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The Gainesville Ripper Hardcover – September 30, 1994


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Product Details

  • Hardcover: 528 pages
  • Publisher: Dutton Adult (September 30, 1994)
  • Language: English
  • ISBN-10: 1556113528
  • ISBN-13: 978-1556113529
  • Product Dimensions: 20 x 20 x 20 inches
  • Shipping Weight: 2 pounds
  • Average Customer Review: 3.7 out of 5 stars  See all reviews (15 customer reviews)
  • Amazon Best Sellers Rank: #1,716,365 in Books (See Top 100 in Books)

Editorial Reviews

From Publishers Weekly

In August 1990, five young people were killed in Gainesville, Fla., all students at the University of Florida or Santa Fe Community College. Of the four women slain, some were also raped and others mutilated. The murders were committed by Danny Rollings, a Louisiana resident who had previously been arrested for armed robbery and theft throughout the Southeast and, after receiving a death sentence in this case, admitted to a triple murder in his home state. This account of the lives of the killer, who as a child had suffered extreme psychological and physical abuse, and his victims creates a vivid sense of tragic confluence. Appeals of Rollings's death sentence are pending. Ryzuk's (Thou Shalt Not Kill) true-crime book is haunting. Photos not seen by PW. Paperback rights to St. Martin's; True Crime Book Club main selection.
Copyright 1994 Reed Business Information, Inc.

From Library Journal

A series of random, vicious murders of five college students in August 1990 spread fear and panic at the University of Florida campus in Gainesville. In 1994, Danny Rolling, a 40-year-old drifter and habitual criminal, confessed and was sentenced to death. Ryzuk (Thou Shalt Not Kill, Warner, 1990) has written the most complete account of this case to date (see also John Philpen & John Donnelly's Beyond Murder, Onyx, 1994). Rolling was the product of an abusive childhood, and Ryzuk skillfully contrasts the bright promise of the murdered students with Rolling's poverty-stricken background and borderline personality. Except for too much dramatic license in pretending always to know what Rolling was thinking, Ryzuk's approach is effective, and her book will appeal to true crime readers.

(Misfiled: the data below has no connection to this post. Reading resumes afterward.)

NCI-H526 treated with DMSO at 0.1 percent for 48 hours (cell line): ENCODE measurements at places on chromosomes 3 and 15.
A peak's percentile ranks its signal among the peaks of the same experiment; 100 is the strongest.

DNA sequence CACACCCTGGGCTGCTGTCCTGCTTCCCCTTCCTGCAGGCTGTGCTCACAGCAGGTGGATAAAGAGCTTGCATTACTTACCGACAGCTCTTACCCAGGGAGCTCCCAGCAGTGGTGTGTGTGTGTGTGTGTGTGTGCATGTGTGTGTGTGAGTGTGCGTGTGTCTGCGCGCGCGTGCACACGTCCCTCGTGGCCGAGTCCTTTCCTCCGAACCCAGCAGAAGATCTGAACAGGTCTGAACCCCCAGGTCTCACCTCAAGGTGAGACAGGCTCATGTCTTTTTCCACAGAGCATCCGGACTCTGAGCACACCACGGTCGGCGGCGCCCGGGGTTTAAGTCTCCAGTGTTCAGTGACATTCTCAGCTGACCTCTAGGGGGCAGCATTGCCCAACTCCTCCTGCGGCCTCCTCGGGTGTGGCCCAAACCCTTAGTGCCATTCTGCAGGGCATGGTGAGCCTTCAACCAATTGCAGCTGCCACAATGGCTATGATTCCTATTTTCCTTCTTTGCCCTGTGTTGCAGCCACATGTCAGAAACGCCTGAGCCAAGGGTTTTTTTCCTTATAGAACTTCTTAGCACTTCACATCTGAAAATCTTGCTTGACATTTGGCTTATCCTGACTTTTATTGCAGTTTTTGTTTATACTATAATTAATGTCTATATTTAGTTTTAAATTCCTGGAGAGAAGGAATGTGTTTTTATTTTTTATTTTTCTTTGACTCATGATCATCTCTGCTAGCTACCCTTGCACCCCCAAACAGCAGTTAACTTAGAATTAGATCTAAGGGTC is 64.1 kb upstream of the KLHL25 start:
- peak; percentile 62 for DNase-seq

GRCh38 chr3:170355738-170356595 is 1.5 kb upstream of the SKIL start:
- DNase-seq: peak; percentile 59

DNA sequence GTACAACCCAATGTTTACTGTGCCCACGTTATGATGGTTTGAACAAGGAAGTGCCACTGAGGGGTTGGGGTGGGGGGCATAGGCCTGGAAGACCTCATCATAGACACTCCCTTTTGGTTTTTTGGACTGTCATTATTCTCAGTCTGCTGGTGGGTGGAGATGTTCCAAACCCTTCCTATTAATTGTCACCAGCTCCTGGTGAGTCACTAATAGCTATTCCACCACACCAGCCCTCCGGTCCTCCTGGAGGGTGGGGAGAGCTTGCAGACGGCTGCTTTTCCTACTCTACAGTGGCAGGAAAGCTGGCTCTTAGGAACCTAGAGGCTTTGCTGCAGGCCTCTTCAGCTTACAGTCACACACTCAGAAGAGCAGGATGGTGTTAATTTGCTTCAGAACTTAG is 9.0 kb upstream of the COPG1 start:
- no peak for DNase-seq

Gregor A. Preston, Univ. of California Lib., Davis
Copyright 1994 Reed Business Information, Inc.

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Customer Reviews

3.7 out of 5 stars

Most Helpful Customer Reviews

13 of 13 people found the following review helpful By M. W. on November 7, 2002
Format: Mass Market Paperback Verified Purchase
Having read Rolling's book co-authored with Sondra London, there is no comparison. This book far outstrips the former in exploring the personalities of not only Rolling, but of the victims and those close to them. I lived in Gainesville and went to the University of Florida not long after the murders, and the shockwaves of these crimes still perpetuate through the town to this day. Ryzuk captures the environment of fear that enveloped the campus and surrounding area with razor-sharp accuracy.
Ryzuk also does a superb job of painting a complete picture of events from several different angles, having interviewed many of the victim's friends and relatives, as well as others involved in the investigation. Some of the events are repeated in the book, but it's for this purpose that I believe this approach was worthwhile. Her use of a timeline during the events leading up to the crimes builds suspense and takes the reader along on a fateful ride with doom.
I have driven by the 34th Street wall memorializing the victims hundreds of times, but only after reading this book do I feel like I have a sense of who the victims all were. They are no longer five semi-anonymous names painted on a wall, but clearly distinguishable lives with different goals that, sadly, will never be achieved. My only complaint is that the personalities of Sonja Larson and Christina Powell do not come off as vividly as did those of Christa Hoyt, Manny Taboada, and Tracy Paules, which may have to do with the willingness of those left behind to talk, but that's only my speculation. By walking us through the victims' relationships and daily events leading up to the killings, Ryzuk almost breathes life into the victims again. Friends and families of the victims are also explored, and their anguish is palpable.